Impeachment evidence is offered to discredit a witness [and] reduce the effectiveness of their testimony by bringing forth evidence which explains why the jury should not put faith in their testimony.
Impeachment by contradiction is evidence used to attack the credibility of witnesses by the presentation of evidence showing that facts asserted or relied upon in their testimony are false. Wegener v. Johnson, 527 F. 3d 687, 691 (8th Cir. 2008).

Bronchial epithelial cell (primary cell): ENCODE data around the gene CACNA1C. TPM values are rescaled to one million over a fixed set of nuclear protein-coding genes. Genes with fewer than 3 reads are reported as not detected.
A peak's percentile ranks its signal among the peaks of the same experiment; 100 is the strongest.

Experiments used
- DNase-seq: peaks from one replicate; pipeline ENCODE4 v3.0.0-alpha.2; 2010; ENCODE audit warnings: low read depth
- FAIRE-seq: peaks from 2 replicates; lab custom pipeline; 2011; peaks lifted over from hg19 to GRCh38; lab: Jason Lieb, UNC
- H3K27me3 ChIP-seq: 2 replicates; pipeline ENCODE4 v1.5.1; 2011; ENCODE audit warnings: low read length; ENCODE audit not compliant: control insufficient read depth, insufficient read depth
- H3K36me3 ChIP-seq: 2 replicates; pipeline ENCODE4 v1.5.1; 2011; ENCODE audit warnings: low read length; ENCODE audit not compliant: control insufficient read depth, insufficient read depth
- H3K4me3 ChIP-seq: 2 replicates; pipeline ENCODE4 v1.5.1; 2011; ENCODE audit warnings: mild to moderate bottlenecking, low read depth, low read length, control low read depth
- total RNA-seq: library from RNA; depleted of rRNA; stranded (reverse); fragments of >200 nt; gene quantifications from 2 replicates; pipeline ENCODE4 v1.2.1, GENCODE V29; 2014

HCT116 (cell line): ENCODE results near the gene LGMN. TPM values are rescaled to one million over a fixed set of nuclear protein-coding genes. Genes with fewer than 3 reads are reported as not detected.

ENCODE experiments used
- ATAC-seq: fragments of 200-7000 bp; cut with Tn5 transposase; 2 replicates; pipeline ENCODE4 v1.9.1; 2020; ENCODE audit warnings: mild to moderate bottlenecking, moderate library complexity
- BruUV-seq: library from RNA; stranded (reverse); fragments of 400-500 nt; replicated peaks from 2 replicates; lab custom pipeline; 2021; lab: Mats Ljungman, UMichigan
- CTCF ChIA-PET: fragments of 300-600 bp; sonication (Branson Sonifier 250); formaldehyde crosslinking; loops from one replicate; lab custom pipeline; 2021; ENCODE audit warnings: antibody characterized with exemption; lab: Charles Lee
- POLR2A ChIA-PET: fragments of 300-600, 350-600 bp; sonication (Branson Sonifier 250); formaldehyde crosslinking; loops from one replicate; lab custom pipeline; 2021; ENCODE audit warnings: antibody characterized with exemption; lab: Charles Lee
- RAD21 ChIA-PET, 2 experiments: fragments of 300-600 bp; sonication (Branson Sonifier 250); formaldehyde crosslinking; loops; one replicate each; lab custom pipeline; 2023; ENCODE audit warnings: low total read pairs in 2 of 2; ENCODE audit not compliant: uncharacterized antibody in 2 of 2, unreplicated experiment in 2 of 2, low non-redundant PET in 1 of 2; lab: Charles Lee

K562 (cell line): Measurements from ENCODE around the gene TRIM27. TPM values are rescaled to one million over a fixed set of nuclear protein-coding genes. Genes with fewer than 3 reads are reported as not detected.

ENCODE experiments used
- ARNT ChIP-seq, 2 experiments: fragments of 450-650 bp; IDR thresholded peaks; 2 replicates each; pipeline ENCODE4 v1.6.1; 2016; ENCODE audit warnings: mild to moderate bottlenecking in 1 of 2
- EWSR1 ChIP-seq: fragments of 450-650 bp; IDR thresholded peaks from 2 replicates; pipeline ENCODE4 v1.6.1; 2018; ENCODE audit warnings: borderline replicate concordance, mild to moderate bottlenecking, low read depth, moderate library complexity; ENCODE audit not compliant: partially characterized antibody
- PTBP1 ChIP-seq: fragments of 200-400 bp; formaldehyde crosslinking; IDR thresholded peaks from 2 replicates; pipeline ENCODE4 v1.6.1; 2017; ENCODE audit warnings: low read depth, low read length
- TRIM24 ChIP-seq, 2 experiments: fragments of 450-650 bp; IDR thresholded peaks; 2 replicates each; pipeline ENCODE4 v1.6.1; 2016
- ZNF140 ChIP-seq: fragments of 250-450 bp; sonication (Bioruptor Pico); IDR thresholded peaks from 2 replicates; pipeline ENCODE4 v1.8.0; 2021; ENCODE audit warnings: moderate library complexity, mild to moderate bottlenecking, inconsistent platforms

Separate and apart from whether the impeachment evidence contradicts a witness’ testimony, there are occasions where impeachment evidence also tends to establish the truth of a necessary fact or issue. Whether impeachment evidence provides some utility beyond impeachment can be a deciding factor in federal court cases when a party seeks to introduce “impeachment” evidence that was not otherwise provided in that party’s pretrial disclosures. See e.g., Stanley v. Edmonds-Leach, 783 F. 3d 1276, 1283 (D.C. Cir. 2015).